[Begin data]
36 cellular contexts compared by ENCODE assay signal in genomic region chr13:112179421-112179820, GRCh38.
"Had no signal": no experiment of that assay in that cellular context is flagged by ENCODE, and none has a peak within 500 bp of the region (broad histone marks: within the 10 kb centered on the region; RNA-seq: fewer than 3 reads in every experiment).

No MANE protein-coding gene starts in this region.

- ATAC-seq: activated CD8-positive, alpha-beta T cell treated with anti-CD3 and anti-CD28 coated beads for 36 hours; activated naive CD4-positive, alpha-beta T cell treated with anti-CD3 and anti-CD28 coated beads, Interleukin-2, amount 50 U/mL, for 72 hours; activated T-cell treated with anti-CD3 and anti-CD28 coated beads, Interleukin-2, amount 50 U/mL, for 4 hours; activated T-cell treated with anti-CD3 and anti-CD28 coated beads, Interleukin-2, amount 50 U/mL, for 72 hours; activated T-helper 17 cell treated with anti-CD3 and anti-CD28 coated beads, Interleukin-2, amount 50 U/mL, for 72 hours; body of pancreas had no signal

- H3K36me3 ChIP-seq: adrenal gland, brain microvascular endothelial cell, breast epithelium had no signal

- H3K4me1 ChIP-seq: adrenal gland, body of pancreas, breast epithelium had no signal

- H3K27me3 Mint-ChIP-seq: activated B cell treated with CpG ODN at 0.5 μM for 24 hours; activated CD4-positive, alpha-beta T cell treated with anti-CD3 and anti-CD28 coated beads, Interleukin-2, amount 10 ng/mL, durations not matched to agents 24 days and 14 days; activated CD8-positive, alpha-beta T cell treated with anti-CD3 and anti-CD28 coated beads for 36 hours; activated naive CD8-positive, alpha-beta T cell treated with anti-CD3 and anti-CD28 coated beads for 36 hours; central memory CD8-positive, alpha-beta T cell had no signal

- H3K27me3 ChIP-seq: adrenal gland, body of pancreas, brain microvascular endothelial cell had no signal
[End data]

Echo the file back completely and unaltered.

36 cellular contexts compared by ENCODE assay signal in genomic region chr13:112179421-112179820, GRCh38.
"Had no signal": no experiment of that assay in that cellular context is flagged by ENCODE, and none has a peak within 500 bp of the region (broad histone marks: within the 10 kb centered on the region; RNA-seq: fewer than 3 reads in every experiment).

No MANE protein-coding gene starts in this region.

- ATAC-seq: activated CD8-positive, alpha-beta T cell treated with anti-CD3 and anti-CD28 coated beads for 36 hours; activated naive CD4-positive, alpha-beta T cell treated with anti-CD3 and anti-CD28 coated beads, Interleukin-2, amount 50 U/mL, for 72 hours; activated T-cell treated with anti-CD3 and anti-CD28 coated beads, Interleukin-2, amount 50 U/mL, for 4 hours; activated T-cell treated with anti-CD3 and anti-CD28 coated beads, Interleukin-2, amount 50 U/mL, for 72 hours; activated T-helper 17 cell treated with anti-CD3 and anti-CD28 coated beads, Interleukin-2, amount 50 U/mL, for 72 hours; body of pancreas had no signal

- H3K36me3 ChIP-seq: adrenal gland, brain microvascular endothelial cell, breast epithelium had no signal

- H3K4me1 ChIP-seq: adrenal gland, body of pancreas, breast epithelium had no signal

- H3K27me3 Mint-ChIP-seq: activated B cell treated with CpG ODN at 0.5 μM for 24 hours; activated CD4-positive, alpha-beta T cell treated with anti-CD3 and anti-CD28 coated beads, Interleukin-2, amount 10 ng/mL, durations not matched to agents 24 days and 14 days; activated CD8-positive, alpha-beta T cell treated with anti-CD3 and anti-CD28 coated beads for 36 hours; activated naive CD8-positive, alpha-beta T cell treated with anti-CD3 and anti-CD28 coated beads for 36 hours; central memory CD8-positive, alpha-beta T cell had no signal

- H3K27me3 ChIP-seq: adrenal gland, body of pancreas, brain microvascular endothelial cell had no signal